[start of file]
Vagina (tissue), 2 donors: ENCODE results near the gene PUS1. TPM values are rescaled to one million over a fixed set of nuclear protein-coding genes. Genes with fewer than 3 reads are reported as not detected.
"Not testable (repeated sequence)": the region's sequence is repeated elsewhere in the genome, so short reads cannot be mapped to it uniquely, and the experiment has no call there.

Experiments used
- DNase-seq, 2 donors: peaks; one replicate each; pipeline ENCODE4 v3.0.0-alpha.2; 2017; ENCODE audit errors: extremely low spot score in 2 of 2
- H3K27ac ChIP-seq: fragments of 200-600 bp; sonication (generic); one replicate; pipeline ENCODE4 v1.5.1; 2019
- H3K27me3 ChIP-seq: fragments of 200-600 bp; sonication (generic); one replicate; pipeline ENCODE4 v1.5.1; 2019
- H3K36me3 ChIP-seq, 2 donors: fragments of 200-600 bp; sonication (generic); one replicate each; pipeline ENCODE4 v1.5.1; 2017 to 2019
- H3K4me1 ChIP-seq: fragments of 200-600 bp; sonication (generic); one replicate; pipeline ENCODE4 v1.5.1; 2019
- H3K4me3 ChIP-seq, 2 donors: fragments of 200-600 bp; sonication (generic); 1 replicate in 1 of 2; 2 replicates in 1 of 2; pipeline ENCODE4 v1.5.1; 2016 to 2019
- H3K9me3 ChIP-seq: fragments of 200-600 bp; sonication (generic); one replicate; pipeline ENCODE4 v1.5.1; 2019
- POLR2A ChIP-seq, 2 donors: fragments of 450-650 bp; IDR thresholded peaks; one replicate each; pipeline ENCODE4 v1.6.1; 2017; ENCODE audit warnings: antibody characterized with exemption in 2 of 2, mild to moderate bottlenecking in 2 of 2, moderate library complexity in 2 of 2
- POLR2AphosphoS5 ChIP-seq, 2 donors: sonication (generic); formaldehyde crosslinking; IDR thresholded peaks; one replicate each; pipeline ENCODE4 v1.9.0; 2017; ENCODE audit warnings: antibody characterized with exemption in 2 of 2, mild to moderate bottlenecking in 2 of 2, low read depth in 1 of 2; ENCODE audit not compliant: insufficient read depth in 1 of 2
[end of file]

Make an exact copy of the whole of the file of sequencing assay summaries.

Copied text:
Vagina (tissue), 2 donors: ENCODE results near the gene PUS1. TPM values are rescaled to one million over a fixed set of nuclear protein-coding genes. Genes with fewer than 3 reads are reported as not detected.
"Not testable (repeated sequence)": the region's sequence is repeated elsewhere in the genome, so short reads cannot be mapped to it uniquely, and the experiment has no call there.

Experiments used
- DNase-seq, 2 donors: peaks; one replicate each; pipeline ENCODE4 v3.0.0-alpha.2; 2017; ENCODE audit errors: extremely low spot score in 2 of 2
- H3K27ac ChIP-seq: fragments of 200-600 bp; sonication (generic); one replicate; pipeline ENCODE4 v1.5.1; 2019
- H3K27me3 ChIP-seq: fragments of 200-600 bp; sonication (generic); one replicate; pipeline ENCODE4 v1.5.1; 2019
- H3K36me3 ChIP-seq, 2 donors: fragments of 200-600 bp; sonication (generic); one replicate each; pipeline ENCODE4 v1.5.1; 2017 to 2019
- H3K4me1 ChIP-seq: fragments of 200-600 bp; sonication (generic); one replicate; pipeline ENCODE4 v1.5.1; 2019
- H3K4me3 ChIP-seq, 2 donors: fragments of 200-600 bp; sonication (generic); 1 replicate in 1 of 2; 2 replicates in 1 of 2; pipeline ENCODE4 v1.5.1; 2016 to 2019
- H3K9me3 ChIP-seq: fragments of 200-600 bp; sonication (generic); one replicate; pipeline ENCODE4 v1.5.1; 2019
- POLR2A ChIP-seq, 2 donors: fragments of 450-650 bp; IDR thresholded peaks; one replicate each; pipeline ENCODE4 v1.6.1; 2017; ENCODE audit warnings: antibody characterized with exemption in 2 of 2, mild to moderate bottlenecking in 2 of 2, moderate library complexity in 2 of 2
- POLR2AphosphoS5 ChIP-seq, 2 donors: sonication (generic); formaldehyde crosslinking; IDR thresholded peaks; one replicate each; pipeline ENCODE4 v1.9.0; 2017; ENCODE audit warnings: antibody characterized with exemption in 2 of 2, mild to moderate bottlenecking in 2 of 2, low read depth in 1 of 2; ENCODE audit not compliant: insufficient read depth in 1 of 2